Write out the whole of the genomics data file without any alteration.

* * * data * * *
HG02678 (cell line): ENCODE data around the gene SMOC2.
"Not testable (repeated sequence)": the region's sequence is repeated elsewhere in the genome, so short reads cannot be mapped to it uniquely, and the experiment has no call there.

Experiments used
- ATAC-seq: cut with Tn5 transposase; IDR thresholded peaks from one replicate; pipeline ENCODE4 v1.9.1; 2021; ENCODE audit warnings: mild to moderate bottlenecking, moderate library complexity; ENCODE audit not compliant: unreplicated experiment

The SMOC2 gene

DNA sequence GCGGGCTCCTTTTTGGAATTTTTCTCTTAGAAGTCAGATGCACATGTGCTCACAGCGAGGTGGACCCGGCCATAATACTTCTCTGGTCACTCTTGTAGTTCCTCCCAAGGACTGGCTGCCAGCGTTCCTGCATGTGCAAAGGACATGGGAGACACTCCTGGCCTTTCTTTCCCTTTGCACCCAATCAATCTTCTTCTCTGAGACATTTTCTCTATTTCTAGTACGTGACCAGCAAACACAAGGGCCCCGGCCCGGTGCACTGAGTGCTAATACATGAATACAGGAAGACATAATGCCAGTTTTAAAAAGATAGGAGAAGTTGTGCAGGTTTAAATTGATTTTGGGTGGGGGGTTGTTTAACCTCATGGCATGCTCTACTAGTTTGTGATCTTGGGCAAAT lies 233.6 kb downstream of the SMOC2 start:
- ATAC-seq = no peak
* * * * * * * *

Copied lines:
HG02678 (cell line): ENCODE data around the gene SMOC2.
"Not testable (repeated sequence)": the region's sequence is repeated elsewhere in the genome, so short reads cannot be mapped to it uniquely, and the experiment has no call there.

Experiments used
- ATAC-seq: cut with Tn5 transposase; IDR thresholded peaks from one replicate; pipeline ENCODE4 v1.9.1; 2021; ENCODE audit warnings: mild to moderate bottlenecking, moderate library complexity; ENCODE audit not compliant: unreplicated experiment

The SMOC2 gene

DNA sequence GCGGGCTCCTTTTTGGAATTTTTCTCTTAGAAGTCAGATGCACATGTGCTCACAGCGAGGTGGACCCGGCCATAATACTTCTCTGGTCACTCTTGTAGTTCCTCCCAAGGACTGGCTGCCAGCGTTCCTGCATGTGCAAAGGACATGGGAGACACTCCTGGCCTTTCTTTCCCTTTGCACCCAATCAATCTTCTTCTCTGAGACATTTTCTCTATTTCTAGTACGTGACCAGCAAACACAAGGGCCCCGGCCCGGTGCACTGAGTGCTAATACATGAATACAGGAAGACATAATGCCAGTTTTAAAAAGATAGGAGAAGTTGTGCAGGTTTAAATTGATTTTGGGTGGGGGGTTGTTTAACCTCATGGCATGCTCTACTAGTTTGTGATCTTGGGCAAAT lies 233.6 kb downstream of the SMOC2 start:
- ATAC-seq = no peak